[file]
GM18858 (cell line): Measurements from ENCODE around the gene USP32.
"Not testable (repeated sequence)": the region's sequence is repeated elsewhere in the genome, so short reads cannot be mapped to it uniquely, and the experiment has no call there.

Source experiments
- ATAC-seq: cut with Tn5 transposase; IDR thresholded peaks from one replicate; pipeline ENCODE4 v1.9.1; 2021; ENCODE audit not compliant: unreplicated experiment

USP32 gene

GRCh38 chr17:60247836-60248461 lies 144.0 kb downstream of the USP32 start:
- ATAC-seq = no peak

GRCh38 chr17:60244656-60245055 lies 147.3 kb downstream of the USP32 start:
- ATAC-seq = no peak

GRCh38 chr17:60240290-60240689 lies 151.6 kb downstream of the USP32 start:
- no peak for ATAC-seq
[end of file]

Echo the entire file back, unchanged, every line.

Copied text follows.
GM18858 (cell line): Measurements from ENCODE around the gene USP32.
"Not testable (repeated sequence)": the region's sequence is repeated elsewhere in the genome, so short reads cannot be mapped to it uniquely, and the experiment has no call there.

Source experiments
- ATAC-seq: cut with Tn5 transposase; IDR thresholded peaks from one replicate; pipeline ENCODE4 v1.9.1; 2021; ENCODE audit not compliant: unreplicated experiment

USP32 gene

GRCh38 chr17:60247836-60248461 lies 144.0 kb downstream of the USP32 start:
- ATAC-seq = no peak

GRCh38 chr17:60244656-60245055 lies 147.3 kb downstream of the USP32 start:
- ATAC-seq = no peak

GRCh38 chr17:60240290-60240689 lies 151.6 kb downstream of the USP32 start:
- no peak for ATAC-seq